By Kelly Clardy
There are an estimated 1.5 million people in the U.S. with lupus. Thousands of walkers participate in nearly 70 cities across the nation to raise funds annually. In my state, there are more than 18 lupus support groups. A smaller number, 360,000 people in the U.S., are estimated to have brain tumors. In 2011, there will be at least 15 walks across the country benefiting brain tumor research, and in my city, there are at least three support groups. Very little needs to be said about breast cancer. We all instantly recognize their pink ribbons.
What do these illnesses have in common? People have heard of them. What is different about my primary immune deficiency disease (PIDD)? Most of the people I meet have never heard of it. So while the patients with breast cancer, lupus and brain tumors can drop the names of their diagnoses and their audience immediately “gets it,” I am in for a long explanation. Any discussion of my diagnosis and treatment is responded to with blank stares and glazed-over eyes. The best tool in my explanatory arsenal is the “boy in the bubble” story, and even that doesn’t always help.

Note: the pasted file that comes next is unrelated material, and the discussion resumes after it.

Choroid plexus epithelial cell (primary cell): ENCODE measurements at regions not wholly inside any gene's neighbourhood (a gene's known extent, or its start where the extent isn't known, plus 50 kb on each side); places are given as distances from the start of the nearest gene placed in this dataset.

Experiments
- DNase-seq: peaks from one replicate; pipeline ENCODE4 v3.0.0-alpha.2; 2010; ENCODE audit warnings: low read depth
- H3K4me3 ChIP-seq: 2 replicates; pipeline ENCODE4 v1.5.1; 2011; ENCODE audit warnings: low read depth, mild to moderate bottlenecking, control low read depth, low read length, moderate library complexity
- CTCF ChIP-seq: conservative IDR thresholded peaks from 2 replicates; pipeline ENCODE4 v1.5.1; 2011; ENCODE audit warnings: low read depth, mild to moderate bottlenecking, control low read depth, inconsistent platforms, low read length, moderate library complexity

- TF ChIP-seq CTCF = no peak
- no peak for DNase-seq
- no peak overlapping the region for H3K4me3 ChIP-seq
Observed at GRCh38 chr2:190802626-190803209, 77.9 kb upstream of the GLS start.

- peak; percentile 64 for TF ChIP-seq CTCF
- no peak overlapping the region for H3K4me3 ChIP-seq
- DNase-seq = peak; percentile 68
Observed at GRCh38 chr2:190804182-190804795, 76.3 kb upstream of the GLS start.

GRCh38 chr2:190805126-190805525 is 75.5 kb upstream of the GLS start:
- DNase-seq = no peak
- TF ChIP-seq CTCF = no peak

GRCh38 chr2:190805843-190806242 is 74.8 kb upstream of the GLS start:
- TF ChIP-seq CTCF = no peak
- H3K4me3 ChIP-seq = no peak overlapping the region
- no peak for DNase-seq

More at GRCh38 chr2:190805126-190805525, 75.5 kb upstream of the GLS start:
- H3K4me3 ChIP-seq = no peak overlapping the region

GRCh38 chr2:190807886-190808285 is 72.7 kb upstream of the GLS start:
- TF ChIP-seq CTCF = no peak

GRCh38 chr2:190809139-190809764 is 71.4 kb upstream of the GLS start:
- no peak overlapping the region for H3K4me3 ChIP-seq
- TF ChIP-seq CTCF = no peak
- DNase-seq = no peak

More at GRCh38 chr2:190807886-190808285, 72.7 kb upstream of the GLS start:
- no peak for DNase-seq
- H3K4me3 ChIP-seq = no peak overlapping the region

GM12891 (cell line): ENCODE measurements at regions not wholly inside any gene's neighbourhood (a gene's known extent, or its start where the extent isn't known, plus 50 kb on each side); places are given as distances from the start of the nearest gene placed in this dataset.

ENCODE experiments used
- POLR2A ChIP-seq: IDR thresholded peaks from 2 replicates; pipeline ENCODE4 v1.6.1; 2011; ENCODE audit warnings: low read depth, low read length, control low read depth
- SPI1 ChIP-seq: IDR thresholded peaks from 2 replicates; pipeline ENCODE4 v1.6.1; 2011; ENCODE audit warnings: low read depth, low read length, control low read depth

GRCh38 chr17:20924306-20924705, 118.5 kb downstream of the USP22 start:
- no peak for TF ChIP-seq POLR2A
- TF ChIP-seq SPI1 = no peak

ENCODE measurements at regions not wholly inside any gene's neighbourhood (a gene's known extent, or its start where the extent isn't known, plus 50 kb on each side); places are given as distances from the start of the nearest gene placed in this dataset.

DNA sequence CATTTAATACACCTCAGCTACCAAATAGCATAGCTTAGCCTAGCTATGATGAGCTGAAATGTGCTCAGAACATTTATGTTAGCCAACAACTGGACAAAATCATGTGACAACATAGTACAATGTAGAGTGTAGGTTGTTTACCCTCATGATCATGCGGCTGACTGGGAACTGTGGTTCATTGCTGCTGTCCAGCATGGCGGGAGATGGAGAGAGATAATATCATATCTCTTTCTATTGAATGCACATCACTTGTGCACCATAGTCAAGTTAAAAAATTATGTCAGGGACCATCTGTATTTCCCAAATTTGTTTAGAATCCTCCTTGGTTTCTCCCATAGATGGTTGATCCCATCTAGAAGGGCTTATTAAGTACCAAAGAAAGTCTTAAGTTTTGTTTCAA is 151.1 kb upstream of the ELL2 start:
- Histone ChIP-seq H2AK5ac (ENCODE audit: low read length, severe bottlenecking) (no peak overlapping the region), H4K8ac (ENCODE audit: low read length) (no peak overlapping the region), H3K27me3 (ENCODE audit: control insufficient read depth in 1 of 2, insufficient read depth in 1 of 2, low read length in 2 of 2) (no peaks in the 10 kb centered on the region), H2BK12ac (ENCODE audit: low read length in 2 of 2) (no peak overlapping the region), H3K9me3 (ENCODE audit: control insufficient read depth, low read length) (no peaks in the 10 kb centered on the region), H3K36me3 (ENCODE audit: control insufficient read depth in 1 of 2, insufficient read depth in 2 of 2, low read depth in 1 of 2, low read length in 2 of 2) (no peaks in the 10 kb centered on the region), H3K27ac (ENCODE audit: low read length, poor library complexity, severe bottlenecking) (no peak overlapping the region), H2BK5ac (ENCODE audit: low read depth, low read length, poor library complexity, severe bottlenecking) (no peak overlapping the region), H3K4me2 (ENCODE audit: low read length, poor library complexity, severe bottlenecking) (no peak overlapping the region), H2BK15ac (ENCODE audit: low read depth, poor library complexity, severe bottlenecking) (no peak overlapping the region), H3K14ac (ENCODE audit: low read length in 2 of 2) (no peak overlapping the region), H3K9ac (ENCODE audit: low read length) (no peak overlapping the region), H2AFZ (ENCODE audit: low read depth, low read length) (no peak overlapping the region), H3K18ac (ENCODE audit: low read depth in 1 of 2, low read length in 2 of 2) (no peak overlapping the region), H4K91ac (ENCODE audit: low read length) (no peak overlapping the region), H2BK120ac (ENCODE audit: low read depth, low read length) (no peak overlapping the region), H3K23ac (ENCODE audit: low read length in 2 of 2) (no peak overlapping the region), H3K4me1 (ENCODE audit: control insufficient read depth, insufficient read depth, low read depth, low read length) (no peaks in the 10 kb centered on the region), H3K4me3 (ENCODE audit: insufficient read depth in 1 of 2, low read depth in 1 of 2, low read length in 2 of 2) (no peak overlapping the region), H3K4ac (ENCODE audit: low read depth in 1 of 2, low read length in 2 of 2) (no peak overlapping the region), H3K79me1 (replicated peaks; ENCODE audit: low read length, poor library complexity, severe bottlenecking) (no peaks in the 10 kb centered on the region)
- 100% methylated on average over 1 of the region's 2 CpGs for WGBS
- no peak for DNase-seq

Obviously, none of these other diseases are something you’d want; I certainly hope to never be diagnosed with one. And yet I have a big ’ol case of what I call “disease envy.” Let me explain.
I am green with envy for the recognition these diseases receive. From large fundraising walks across the country and local support group that are easily located online, to disease names that need no explanation, it all sounds pretty good to me. As a PIDD patient, I say “Sign me up!”
We know diseases like PIDD that are treated with intravenous immune globulin (IVIG) are rare. It’s no surprise that lack of awareness is an issue, even within our own community. At a recent infusion, I met another PIDD patient who had been receiving IVIG for more than two years. She heard me talking to my nurse about some of my advocacy efforts and immediately perked up her head. “Do you mind if I ask you what you two are discussing?” she asked. It turned out, she had never heard of IG Living magazine or the Immune Deficiency Foundation (IDF). She was certainly not aware of the many Facebook groups and Twitter accounts that revolve around IG topics. So instead of getting some much needed zzz’s during that day’s infusion, or catching up on my fashion magazine reading, I knew I had to take the time to tell her everything I knew. I wasn’t rested when I left the infusion center that day, but one more IG patient was a bit more enlightened about the resources that are available to her. I felt good about that.
Right or wrong, I admit I am jealous of the publicity other better-known diseases generate. It would be nice to be able to say, “I have PIDD” and watch people’s heads nod in recognition or even sympathy. I’m honestly not sure how we get that kind of recognition, but I suppose, ultimately, it’s up to us. Patients with rare diseases, especially those treated by IG, have to be our own advocates. We have to take the time to teach, explain and educate whenever possible —even if it’s just one patient, friend, co-worker, family member or physician at a time.